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There are situations when we need to bring human intelligence (HI)—when actual humans do some intelligent work such as annotating images or transcribing the text—to the artificial intelligence (AI) project. For example, we might need it during the dataset search stage, the data annotation stage, or the AI evaluation stage. When the project is small, you can do things in a lab using limited human resources and intelligence. However, the majority of AI projects require high throughput (for example, an annotation of a large image collection) or real labels from a representative user base rather than a small research team (for example, a large-scale survey or highly personal emotional tags). That’s why we need to involve many people at the same time. Crowdsourcing serves as a scalable solution to satisfy the need to add HI to AI.
In this article, we introduce the Amazon Mechanical Turk* (MTurk*) crowdsourcing marketplace and explain its key terminology. We also share tips on how to use crowdsourcing through quality control, budget optimization, and more.
Introduction to Amazon Mechanical Turk
Amazon Mechanical Turk is a crowdsourcing Internet marketplace for work, which at functions at a high level as follows:
- Employers post jobs or (micro) tasks and specify the payouts, number of tasks, and so on.
- Workers (called providers in MTurk’s Terms of Service or, more colloquially, turkers) can then browse among existing jobs using a search interface and complete tasks in exchange for a monetary payment set by the employer.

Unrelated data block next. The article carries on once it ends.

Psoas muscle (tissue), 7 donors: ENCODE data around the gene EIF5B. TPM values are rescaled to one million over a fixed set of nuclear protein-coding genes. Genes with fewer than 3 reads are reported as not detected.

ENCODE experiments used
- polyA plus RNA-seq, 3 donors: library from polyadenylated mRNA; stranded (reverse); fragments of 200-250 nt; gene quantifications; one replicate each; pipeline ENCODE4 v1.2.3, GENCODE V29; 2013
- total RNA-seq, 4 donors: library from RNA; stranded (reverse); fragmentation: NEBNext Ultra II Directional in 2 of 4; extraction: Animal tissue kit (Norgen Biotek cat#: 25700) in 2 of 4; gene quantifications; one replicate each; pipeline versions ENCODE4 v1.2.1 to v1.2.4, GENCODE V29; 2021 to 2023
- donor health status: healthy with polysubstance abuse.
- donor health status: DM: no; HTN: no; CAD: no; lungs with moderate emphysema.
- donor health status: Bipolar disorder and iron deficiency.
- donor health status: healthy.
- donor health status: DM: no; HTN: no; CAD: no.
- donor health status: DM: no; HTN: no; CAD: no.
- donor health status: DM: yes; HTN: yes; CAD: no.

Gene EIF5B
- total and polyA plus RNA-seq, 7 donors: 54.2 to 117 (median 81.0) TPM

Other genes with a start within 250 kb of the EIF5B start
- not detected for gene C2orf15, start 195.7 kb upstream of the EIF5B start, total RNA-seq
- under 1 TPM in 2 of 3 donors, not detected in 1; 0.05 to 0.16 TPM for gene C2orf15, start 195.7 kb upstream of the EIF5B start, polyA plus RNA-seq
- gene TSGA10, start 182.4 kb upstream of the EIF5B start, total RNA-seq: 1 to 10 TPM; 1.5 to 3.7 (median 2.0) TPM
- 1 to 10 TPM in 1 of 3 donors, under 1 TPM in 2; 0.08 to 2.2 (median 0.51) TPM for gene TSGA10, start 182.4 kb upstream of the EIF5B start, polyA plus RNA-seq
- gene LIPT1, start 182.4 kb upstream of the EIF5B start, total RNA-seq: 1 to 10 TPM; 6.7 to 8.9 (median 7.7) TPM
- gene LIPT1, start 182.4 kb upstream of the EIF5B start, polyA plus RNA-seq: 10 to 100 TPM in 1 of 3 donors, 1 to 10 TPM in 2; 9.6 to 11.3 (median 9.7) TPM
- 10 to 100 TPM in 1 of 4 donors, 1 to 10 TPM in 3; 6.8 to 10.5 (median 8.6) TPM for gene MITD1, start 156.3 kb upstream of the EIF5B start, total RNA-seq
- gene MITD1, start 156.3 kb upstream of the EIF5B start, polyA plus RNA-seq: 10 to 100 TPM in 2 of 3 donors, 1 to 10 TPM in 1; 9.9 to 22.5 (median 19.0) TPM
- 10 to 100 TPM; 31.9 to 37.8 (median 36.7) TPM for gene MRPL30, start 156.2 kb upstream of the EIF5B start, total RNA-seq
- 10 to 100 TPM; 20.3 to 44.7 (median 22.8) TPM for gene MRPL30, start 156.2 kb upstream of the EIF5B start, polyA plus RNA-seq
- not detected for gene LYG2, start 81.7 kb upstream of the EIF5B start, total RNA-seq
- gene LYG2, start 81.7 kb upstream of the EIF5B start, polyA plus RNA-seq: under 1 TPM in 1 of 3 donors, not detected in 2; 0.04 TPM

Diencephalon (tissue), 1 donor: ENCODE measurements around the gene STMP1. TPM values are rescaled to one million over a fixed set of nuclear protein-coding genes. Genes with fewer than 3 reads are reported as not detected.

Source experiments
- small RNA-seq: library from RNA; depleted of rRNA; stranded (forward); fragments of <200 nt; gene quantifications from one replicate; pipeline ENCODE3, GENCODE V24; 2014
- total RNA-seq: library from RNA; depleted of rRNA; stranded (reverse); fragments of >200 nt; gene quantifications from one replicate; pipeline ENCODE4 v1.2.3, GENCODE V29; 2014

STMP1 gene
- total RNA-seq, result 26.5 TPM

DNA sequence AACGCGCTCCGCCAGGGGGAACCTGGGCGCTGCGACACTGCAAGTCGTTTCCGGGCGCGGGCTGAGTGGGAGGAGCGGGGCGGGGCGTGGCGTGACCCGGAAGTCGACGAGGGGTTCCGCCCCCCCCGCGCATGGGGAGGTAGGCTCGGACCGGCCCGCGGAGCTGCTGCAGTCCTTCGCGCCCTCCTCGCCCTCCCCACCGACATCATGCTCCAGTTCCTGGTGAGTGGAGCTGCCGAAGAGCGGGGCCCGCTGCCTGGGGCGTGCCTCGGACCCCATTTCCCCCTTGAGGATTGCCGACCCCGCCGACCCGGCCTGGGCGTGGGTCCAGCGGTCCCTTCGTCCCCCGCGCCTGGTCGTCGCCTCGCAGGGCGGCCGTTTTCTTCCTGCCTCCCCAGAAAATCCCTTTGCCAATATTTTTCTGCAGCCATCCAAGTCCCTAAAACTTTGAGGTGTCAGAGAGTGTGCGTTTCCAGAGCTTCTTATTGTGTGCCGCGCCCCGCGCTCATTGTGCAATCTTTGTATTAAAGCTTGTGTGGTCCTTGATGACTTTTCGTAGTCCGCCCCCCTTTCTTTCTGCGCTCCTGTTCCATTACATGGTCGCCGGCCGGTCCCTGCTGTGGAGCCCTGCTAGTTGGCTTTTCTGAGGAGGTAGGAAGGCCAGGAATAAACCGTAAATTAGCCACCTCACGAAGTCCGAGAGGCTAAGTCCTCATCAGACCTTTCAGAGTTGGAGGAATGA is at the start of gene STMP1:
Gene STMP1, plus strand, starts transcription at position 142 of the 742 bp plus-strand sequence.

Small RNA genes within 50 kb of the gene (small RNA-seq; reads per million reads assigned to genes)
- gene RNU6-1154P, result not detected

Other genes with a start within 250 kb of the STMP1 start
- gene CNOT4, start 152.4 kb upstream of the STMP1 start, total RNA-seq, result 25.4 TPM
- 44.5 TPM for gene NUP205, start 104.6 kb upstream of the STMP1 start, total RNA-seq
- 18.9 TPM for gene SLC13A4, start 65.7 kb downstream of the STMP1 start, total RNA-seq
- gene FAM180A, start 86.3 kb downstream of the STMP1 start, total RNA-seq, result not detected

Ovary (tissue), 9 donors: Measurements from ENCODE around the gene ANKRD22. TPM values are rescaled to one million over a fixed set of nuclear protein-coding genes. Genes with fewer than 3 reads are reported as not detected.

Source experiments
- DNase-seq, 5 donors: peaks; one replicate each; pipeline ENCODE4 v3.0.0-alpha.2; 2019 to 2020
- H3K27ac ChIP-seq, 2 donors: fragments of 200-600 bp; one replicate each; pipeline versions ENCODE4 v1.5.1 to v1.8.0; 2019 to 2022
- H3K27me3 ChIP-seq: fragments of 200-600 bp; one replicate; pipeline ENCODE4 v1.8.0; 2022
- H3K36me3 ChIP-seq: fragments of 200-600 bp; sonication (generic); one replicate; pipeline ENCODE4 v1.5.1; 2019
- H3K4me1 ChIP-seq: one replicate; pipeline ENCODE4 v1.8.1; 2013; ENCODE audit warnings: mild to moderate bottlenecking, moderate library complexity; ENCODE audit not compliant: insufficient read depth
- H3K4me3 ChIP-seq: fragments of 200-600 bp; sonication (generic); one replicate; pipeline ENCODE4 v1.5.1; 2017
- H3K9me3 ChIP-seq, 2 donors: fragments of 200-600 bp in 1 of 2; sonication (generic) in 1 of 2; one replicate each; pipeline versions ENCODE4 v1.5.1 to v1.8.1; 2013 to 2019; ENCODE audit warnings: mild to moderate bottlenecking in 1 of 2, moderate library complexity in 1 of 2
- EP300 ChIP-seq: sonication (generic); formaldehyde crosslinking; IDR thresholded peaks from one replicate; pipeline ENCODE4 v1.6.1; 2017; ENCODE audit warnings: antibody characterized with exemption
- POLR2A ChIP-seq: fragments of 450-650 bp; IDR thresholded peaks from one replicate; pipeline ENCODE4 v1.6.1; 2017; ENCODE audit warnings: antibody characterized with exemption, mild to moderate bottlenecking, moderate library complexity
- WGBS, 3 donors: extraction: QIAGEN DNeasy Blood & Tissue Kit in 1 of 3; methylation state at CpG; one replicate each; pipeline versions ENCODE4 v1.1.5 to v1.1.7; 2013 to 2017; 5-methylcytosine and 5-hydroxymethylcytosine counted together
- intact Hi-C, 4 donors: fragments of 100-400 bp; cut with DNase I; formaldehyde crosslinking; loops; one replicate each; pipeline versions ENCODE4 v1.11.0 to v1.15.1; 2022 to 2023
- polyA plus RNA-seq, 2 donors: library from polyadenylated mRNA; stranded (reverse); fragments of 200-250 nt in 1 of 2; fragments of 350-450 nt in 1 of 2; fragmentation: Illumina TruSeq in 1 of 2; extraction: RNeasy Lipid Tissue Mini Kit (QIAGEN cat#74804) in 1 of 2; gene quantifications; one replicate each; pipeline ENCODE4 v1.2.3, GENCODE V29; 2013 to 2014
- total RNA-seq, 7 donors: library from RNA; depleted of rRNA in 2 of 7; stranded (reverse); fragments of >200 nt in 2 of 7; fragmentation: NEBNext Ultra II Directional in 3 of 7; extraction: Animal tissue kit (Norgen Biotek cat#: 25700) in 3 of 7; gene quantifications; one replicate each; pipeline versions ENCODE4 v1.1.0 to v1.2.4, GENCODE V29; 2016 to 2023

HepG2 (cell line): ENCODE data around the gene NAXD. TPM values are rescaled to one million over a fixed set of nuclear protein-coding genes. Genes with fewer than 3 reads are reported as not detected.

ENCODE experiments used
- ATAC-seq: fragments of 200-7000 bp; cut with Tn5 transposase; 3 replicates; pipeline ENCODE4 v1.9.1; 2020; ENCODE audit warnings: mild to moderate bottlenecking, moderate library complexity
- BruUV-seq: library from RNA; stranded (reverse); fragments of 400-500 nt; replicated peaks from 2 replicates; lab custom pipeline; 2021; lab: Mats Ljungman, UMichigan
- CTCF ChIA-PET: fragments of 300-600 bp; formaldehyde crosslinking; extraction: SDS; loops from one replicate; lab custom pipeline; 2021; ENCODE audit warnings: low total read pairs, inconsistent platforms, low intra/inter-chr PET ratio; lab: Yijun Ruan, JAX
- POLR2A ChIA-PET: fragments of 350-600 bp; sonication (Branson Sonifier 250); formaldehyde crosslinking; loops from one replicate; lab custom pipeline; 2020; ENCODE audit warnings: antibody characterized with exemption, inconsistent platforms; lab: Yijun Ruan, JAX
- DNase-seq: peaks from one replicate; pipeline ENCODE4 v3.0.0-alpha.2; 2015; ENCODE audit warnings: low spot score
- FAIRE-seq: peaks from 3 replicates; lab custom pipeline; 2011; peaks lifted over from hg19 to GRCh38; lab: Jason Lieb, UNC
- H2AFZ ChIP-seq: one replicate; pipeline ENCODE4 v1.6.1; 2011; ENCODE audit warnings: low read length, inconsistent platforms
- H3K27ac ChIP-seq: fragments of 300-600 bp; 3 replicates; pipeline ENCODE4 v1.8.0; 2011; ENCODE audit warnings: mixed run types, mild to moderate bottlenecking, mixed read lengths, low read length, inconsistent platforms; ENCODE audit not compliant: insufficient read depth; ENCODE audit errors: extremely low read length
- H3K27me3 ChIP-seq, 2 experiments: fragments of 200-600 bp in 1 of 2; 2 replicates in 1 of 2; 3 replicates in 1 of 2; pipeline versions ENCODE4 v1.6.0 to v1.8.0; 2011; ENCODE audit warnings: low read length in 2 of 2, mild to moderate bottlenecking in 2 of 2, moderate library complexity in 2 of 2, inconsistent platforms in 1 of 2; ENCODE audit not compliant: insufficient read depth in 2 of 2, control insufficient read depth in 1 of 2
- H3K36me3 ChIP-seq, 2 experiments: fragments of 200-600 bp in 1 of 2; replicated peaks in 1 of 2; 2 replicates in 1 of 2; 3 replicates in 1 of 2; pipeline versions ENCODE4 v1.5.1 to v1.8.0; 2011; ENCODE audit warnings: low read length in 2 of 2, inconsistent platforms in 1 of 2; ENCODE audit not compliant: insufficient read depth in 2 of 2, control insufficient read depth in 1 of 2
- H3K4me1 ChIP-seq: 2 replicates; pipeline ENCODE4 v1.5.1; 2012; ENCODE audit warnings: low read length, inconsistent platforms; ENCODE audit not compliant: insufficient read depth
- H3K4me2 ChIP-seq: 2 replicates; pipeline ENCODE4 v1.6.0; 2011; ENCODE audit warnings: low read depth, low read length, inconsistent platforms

Figure 1. Main page of the official Amazon Mechanical Turk* site.
Let’s first define the relevant terminology and describe the Mechanical Turk ecosystem, which is a set of websites that you must be familiar with in order to use Mechanical Turk effectively.
- Human Intelligence Task (HIT) is an atomic (micro) task that an individual worker completes on the Mechanical Turk platform. Some example HITs are:
- Choosing the best among several photographs of a storefront
- Writing product descriptions
- Identifying performers on music CDs
- HIT Group is a set of related HITs. Each HIT is an instance of a HIT Group parameterized by a few fields serving as inputs to the workers. One can think of HIT Groups as task templates. For example, a HIT Group could define an image tagging task, while each HIT is a specific image that needs to be tagged.
- Worker Qualification is a HIT Group that requesters use to select diligent workers or only the workers that fit the study, such as in a demographic survey.
- HIT Rating is a score that each worker accumulates by working on HITs. When the HIT is submitted to the requester for review, the requester can accept or reject it. This is typically done automatically, but some requesters review the high-paying HITs manually to avoid unnecessary spending. If the work is rejected, the rating for the worker is decreased inversely proportionally to the number of HITs submitted during the worker’s lifetime. For example, if the worker submitted 1,000 HITs and the work has been accepted 950 times, the HIT rating is 95 percent. Workers with low ratings cannot work on some HIT Groups, such as those with high qualification requirements, and, therefore, they try not to get rejected.